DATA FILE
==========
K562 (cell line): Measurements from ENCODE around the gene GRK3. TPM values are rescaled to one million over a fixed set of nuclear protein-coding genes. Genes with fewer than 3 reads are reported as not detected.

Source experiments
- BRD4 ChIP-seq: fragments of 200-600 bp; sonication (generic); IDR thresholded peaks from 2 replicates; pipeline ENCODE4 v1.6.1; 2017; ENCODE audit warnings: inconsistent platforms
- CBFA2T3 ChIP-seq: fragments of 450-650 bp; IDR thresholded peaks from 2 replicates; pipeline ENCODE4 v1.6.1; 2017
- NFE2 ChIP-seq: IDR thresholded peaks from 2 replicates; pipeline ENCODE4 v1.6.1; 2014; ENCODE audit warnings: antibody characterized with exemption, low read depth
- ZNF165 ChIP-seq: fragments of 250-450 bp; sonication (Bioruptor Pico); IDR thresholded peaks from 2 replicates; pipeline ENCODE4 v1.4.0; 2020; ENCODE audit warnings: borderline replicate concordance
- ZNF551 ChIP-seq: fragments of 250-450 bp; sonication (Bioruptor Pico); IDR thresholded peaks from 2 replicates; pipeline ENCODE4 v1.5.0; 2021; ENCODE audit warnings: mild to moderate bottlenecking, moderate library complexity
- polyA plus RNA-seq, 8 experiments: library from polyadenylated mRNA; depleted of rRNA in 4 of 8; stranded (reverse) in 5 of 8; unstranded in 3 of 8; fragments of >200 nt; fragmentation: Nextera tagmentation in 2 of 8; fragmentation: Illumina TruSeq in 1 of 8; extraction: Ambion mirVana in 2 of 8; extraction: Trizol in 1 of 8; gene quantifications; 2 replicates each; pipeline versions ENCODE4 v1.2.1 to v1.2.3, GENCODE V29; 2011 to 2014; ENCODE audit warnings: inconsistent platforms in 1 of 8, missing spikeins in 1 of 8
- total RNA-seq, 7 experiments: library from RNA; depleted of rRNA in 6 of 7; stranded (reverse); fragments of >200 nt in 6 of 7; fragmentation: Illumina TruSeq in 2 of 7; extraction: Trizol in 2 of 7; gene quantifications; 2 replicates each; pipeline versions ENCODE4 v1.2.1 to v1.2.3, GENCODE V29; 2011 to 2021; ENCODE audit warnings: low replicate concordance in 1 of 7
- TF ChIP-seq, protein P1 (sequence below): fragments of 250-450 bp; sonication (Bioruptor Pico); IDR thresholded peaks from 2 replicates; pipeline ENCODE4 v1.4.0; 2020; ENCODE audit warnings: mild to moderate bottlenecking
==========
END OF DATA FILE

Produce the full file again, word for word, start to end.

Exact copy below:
K562 (cell line): Measurements from ENCODE around the gene GRK3. TPM values are rescaled to one million over a fixed set of nuclear protein-coding genes. Genes with fewer than 3 reads are reported as not detected.

Source experiments
- BRD4 ChIP-seq: fragments of 200-600 bp; sonication (generic); IDR thresholded peaks from 2 replicates; pipeline ENCODE4 v1.6.1; 2017; ENCODE audit warnings: inconsistent platforms
- CBFA2T3 ChIP-seq: fragments of 450-650 bp; IDR thresholded peaks from 2 replicates; pipeline ENCODE4 v1.6.1; 2017
- NFE2 ChIP-seq: IDR thresholded peaks from 2 replicates; pipeline ENCODE4 v1.6.1; 2014; ENCODE audit warnings: antibody characterized with exemption, low read depth
- ZNF165 ChIP-seq: fragments of 250-450 bp; sonication (Bioruptor Pico); IDR thresholded peaks from 2 replicates; pipeline ENCODE4 v1.4.0; 2020; ENCODE audit warnings: borderline replicate concordance
- ZNF551 ChIP-seq: fragments of 250-450 bp; sonication (Bioruptor Pico); IDR thresholded peaks from 2 replicates; pipeline ENCODE4 v1.5.0; 2021; ENCODE audit warnings: mild to moderate bottlenecking, moderate library complexity
- polyA plus RNA-seq, 8 experiments: library from polyadenylated mRNA; depleted of rRNA in 4 of 8; stranded (reverse) in 5 of 8; unstranded in 3 of 8; fragments of >200 nt; fragmentation: Nextera tagmentation in 2 of 8; fragmentation: Illumina TruSeq in 1 of 8; extraction: Ambion mirVana in 2 of 8; extraction: Trizol in 1 of 8; gene quantifications; 2 replicates each; pipeline versions ENCODE4 v1.2.1 to v1.2.3, GENCODE V29; 2011 to 2014; ENCODE audit warnings: inconsistent platforms in 1 of 8, missing spikeins in 1 of 8
- total RNA-seq, 7 experiments: library from RNA; depleted of rRNA in 6 of 7; stranded (reverse); fragments of >200 nt in 6 of 7; fragmentation: Illumina TruSeq in 2 of 7; extraction: Trizol in 2 of 7; gene quantifications; 2 replicates each; pipeline versions ENCODE4 v1.2.1 to v1.2.3, GENCODE V29; 2011 to 2021; ENCODE audit warnings: low replicate concordance in 1 of 7
- TF ChIP-seq, protein P1 (sequence below): fragments of 250-450 bp; sonication (Bioruptor Pico); IDR thresholded peaks from 2 replicates; pipeline ENCODE4 v1.4.0; 2020; ENCODE audit warnings: mild to moderate bottlenecking